representative of the Commandant of the Coast Guard shall have 
the full authority of the Board to, on display of appropriate 
credentials and written notice of inspection authority, enter 
property where a maritime accident has occurred or wreckage 
from the accident is located and do anything necessary to 
gather evidence in support of a Board investigation, in 
accordance with such rules as the Board may prescribe.

           *       *       *       *       *       *       *


1134. Inspections and autopsies

  (a) Entry and inspection.--An [officer or employee of the 
National Transportation Safety Board--] officer, employee, or 
designee of the National Transportation Safety Board in the 
conduct of any accident or incident investigation or study--
          (1) on display of appropriate credentials and written 
        notice of inspection authority, may enter property 
        where a transportation accident has occurred or 
        wreckage from the accident is located and do anything 
        necessary to conduct an investigation; and
          (2) during reasonable hours, may inspect any record, 
        process, control, or facility related to an accident 
        investigation under this chapter.
  (b) Inspection, testing, preservation, and moving of aircraft 
and parts.--
          (1) In investigating an aircraft accident under this 
        chapter, the Board may inspect and test, to the extent 
        necessary, any civil aircraft, aircraft engine, 
        propeller, appliance, or property on an aircraft 
        involved in an accident in air commerce. The Board may 
        download or seize any recording device and recordings 
        and may require specific information only available 
        from the manufacturer to enable the Board to read and 
        interpret any flight parameter or navigation storage 
        device or media on board the accident aircraft. The 
        provisions of section 1114(b) of this chapter shall 
        apply to matters properly identified as trade secrets 
        or commercial or financial information.
          (2) Any civil aircraft, aircraft engine, propeller, 
        appliance, or property on an aircraft involved in an 
        accident in air commerce shall be preserved, and may be 
        moved, only as provided by regulations of the Board.
  (c) Avoiding unnecessary interference and preserving 
evidence.--In carrying out subsection (a)(1) of this section, 
an officer or employee may examine or test any vehicle, vessel, 
rolling stock, track, or pipeline component. The officer or 
employee may download or seize any recording device and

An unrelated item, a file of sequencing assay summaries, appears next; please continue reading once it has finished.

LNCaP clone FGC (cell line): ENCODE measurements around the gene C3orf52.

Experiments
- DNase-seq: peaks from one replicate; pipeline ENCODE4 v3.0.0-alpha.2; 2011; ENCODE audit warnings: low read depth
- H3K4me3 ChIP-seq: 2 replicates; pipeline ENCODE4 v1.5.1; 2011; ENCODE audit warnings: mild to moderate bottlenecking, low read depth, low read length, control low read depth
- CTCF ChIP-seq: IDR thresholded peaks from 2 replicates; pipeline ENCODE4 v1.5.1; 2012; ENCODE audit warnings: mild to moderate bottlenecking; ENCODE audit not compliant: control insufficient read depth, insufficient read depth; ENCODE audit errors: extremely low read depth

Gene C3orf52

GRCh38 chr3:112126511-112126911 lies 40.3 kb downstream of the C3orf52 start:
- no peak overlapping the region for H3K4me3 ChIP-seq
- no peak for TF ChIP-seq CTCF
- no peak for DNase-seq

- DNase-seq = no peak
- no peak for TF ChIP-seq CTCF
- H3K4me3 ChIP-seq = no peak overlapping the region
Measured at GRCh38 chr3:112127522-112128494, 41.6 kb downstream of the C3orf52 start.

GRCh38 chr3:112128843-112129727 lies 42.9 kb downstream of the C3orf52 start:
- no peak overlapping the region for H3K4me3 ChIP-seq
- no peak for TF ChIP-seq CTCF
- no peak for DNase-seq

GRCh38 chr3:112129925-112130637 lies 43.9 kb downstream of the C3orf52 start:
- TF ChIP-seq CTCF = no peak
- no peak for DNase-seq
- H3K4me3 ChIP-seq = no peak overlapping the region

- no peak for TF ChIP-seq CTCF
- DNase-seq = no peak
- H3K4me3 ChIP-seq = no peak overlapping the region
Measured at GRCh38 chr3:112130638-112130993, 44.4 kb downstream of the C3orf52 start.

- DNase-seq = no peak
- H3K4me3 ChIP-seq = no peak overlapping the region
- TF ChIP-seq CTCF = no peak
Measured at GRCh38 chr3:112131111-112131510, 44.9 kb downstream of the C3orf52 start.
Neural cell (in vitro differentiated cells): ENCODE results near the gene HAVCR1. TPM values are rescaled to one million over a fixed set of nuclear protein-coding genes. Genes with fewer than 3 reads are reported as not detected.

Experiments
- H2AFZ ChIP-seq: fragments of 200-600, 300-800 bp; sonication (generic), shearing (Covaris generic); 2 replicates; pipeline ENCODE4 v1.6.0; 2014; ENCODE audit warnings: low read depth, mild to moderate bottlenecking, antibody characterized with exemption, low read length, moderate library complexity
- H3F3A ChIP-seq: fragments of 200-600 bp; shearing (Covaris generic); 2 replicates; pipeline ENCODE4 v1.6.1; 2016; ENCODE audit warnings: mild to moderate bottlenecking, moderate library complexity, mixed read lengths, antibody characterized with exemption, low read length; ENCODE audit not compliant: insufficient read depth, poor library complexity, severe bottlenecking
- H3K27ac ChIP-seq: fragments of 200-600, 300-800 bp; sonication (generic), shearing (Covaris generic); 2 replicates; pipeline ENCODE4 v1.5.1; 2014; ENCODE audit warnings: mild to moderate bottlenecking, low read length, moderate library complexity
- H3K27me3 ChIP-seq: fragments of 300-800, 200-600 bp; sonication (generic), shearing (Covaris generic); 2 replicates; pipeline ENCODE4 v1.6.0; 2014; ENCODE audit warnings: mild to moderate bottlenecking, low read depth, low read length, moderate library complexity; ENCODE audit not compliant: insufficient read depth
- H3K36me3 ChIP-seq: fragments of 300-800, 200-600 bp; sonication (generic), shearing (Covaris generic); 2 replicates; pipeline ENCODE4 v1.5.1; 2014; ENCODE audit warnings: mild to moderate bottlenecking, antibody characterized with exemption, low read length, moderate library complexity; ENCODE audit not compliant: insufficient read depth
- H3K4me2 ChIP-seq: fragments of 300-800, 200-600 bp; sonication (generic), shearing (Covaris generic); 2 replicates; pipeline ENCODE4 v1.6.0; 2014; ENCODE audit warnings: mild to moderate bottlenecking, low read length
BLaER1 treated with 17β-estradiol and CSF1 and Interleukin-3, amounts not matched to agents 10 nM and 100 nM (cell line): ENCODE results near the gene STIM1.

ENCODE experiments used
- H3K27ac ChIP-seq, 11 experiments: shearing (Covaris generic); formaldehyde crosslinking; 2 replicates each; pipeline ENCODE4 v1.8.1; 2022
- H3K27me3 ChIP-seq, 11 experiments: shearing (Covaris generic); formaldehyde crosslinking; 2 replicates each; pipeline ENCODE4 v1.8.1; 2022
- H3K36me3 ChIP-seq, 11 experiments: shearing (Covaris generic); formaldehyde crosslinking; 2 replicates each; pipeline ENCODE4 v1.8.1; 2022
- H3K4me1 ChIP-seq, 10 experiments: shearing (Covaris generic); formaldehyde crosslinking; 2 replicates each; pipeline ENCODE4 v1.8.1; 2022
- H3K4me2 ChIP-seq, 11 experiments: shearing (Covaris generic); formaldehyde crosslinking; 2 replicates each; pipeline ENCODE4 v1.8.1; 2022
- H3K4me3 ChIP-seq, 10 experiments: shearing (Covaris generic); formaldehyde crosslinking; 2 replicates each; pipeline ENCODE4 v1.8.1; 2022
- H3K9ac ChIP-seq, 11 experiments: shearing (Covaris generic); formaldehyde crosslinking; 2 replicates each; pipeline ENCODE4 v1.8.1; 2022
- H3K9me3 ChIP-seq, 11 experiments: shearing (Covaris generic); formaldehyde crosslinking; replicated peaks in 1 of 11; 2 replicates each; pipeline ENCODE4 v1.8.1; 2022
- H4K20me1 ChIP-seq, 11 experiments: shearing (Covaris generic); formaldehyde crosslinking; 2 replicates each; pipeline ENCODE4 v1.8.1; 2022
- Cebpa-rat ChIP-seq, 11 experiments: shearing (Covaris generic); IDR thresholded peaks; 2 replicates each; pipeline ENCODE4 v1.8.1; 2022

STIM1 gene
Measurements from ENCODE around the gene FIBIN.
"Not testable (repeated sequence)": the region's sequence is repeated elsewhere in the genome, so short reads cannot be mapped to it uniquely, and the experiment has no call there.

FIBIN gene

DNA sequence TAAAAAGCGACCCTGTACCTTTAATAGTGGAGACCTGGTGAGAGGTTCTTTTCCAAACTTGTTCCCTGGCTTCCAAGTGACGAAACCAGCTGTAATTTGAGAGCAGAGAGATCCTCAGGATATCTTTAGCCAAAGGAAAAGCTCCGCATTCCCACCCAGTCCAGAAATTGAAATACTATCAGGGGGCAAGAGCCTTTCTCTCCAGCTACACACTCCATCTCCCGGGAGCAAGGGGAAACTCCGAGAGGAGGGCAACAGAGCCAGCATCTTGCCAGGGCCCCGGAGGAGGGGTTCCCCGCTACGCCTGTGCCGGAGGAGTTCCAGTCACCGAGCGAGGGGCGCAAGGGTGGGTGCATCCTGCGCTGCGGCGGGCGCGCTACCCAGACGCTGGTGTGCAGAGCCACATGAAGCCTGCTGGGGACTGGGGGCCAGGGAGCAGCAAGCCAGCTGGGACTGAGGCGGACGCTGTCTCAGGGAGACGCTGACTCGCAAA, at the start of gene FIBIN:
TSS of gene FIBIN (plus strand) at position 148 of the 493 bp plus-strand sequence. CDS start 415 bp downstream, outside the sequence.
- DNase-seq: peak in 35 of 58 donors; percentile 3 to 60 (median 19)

recordings, and may require the production of specific 
information only available from the manufacturer to enable the 
Board to read and interpret any operational parameter or 
navigation storage device or media on board the accident 
vehicle, vessel, or rolling stock. The provisions of section 
1114(b) of this chapter shall apply to matters properly 
identified as trade secrets or commercial or financial 
information. The examination or test shall be conducted in a 
way that--
          (1) does not interfere unnecessarily with 
        transportation services provided by the owner or 
        operator of the vehicle, vessel, rolling stock, track, 
        or pipeline component; and
          (2) to the maximum extent feasible, preserves 
        evidence related to the accident, consistent with the 
        needs of the investigation and with the cooperation of 
        that owner or operator.
  (d) Exclusive authority of Board.--Only the Board has the 
authority to decide on the way in which testing under this 
section will be conducted, including decisions on the person 
that will conduct the test, the type of test that will be 
conducted, and any individual who will witness the test. Those 
decisions are committed to the discretion of the Board. The 
Board shall make any of those decisions based on the needs of 
the investigation being conducted and, when applicable, 
subsections (a), (c), and (e) of this section.
  (e) Promptness of tests and availability of results.--An 
inspection, examination, or test under subsection (a) or (c) of 
this section shall be started and completed promptly, and the 
results shall be made available.
  (f) Autopsies.--
          (1) The Board may order an autopsy to be performed 
        and have other tests made when necessary to investigate 
        an accident under this chapter. However, local law 
        protecting religious beliefs related to autopsies shall 
        be observed to the extent consistent with the needs of 
        the accident investigation.
          (2) With or without reimbursement, the Board may 
        obtain a copy of an autopsy report performed by a State 
        or local official on an individual who died because of 
        a transportation accident investigated by the Board 
        under this chapter.

           *       *       *       *       *       *       *